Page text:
There are more than 2,000 exchange-traded funds right now. Is that enough?
“It’s easy to put the devil’s advocate hat on and say, ‘Enough is enough. Do we really need ETF 2,100, ETF 2,500?,” Dave Nadig, CEO of ETF.com, said. “Is there anything left to invest in that any rational investor would care about?’”
Nadig posed this question to a panel of experts brought together by State Street Global Advisors ahead of the 25th anniversary of the world’s first ETF — the SPDR S&P 500 ETF (SPY).
According to Jim Ross, chairman of the global SPDR business, there’s “always room” for more ETFs. However, it’s not as easy to launch new ETFs as it used to be.
“I think the challenge of launching an ETF today is you need to have a really, really strong plan around it,” Ross said. “The days of … 10-15 years ago when you could just take a bet and flip something up [are gone].”
The trouble with doing that today, according to Ross, is that the distribution platforms — like Merrill and Schwab — want to see trading volume and a significant conviction around a new launch.
“It’s a little bit of a chicken-and-egg game now,” Ross explained.
What Ross means by “conviction” is that the launch is coordinated across the firm from a product and marketing standpoint. “Your distribution force is on it, your advertisers are on it, [and] you are 100% ‘this is what we’re doing for the next X weeks, months, whatever it takes,’” Ross explained. “Because it’s so important to get that ETF out.”
For State Street, this does mean that the pace at which it launches new ETFs has slowed down.
“I’m just speaking for us, but we’ve launched fewer ETFs in 2016 and 2017 than we closed,” Ross said. “It has slowed down for us, and that is not unintentional. But when we go to market with something, it is with significant conviction.”
Meanwhile, two asset managers who use a significant amount of ETFs — Josh Brown, CEO of Ritholtz Wealth Management, and Joseph Smith, senior market strategist at CLS Investments — have slightly differing views on the abundance of ETFs.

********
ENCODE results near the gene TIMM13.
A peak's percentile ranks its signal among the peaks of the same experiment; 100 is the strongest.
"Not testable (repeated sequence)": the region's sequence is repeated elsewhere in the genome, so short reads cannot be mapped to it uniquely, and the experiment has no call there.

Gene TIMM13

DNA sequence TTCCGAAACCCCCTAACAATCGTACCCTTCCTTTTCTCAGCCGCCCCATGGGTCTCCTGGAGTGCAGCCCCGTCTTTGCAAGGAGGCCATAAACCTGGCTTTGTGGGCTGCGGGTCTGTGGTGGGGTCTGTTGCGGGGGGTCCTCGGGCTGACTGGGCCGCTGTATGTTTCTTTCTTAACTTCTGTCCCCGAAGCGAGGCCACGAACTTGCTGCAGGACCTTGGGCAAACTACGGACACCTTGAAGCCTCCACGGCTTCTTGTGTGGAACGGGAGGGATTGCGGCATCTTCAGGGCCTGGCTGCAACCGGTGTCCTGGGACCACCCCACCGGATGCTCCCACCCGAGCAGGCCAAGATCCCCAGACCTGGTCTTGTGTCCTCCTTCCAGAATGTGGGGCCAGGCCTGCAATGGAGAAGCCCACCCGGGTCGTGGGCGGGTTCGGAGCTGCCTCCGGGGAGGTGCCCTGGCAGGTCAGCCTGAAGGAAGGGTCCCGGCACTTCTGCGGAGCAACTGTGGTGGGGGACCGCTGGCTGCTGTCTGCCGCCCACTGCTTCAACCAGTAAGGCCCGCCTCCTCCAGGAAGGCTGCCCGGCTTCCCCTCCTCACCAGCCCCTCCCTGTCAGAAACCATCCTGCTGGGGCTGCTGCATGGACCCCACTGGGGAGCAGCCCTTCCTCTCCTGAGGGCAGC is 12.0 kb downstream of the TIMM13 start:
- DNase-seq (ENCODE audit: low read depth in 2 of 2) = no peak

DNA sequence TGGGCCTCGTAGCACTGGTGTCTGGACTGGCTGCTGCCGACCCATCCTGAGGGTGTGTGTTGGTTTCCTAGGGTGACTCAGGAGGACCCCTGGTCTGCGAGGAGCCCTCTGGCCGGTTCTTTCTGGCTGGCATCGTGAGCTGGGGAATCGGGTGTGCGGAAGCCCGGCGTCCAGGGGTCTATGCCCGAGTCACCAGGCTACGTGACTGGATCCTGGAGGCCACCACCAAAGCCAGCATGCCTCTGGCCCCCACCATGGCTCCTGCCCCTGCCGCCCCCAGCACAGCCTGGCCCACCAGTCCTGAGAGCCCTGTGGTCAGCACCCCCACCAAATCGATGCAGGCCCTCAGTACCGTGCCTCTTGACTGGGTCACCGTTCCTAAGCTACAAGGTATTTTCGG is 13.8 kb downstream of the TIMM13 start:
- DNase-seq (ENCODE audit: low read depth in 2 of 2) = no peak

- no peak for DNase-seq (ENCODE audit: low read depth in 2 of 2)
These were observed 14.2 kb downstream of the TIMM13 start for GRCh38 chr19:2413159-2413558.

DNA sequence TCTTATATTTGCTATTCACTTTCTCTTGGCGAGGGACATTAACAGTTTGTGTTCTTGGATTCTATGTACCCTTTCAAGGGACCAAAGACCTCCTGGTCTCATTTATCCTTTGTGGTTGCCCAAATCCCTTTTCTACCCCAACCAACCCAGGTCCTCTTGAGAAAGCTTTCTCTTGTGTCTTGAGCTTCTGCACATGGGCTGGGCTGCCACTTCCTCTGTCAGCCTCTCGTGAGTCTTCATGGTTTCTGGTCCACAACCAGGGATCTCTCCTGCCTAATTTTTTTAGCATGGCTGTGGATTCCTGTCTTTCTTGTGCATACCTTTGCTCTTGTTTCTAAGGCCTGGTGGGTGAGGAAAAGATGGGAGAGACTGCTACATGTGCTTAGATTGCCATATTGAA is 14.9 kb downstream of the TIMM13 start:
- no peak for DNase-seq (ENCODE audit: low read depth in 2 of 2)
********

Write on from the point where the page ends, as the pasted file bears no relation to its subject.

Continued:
Brown, who says Ritholtz is about 45% ETFs as a firm, doesn’t know if there is a “huge green field anymore” for new ETFs.
“I think you get to a point where there’s only 3,800 stocks now, how many times can you slice and dice them in different order?” he said, adding that “there’s been some spectacular success already, and let’s recognize that it can’t go on forever.”
In particular, Brown takes a hard stance against new factor ETFs, saying that “the factor thing has kind of run its course.”
“They’re creating new factors that really are very flimsy,” he explained. “I don’t think we’ll see more of those.”
However, Brown does see potential in very niche new products.
“I think maybe where there’s room are the ETFs where somebody wants to make a really big bet, a really concentrated product, or a really strange way to weight the holdings far away from market cap weighting,” he said.
Although he admits products like this are never going to be scale. Adding that, big-bet, concentrated products are “always going to be niche.”
“They might be very profitable — especially if they hit within the first 24-36 months — but they’re never going to be a SPDR fund,” Brown said.
Smith, who says close to 95% of CLS Investments’ book is effectively ETF-based portfolios, has a more optimistic view on the future of ETFs. He thinks there’s “a lot more opportunity out there than most people would expect.”
“The thing that you’ve probably seen with ETFs is that we’ve gone from starting with the universe of slicing and dicing every single known index that people have long associated for benchmarking purposes or passive investing purposes as a way to provide exposure in the marketplace, to thinking about more of the role in terms of smart beta,” Smith explained.
According to Smith, the smart beta area within ETFs is still untapped.
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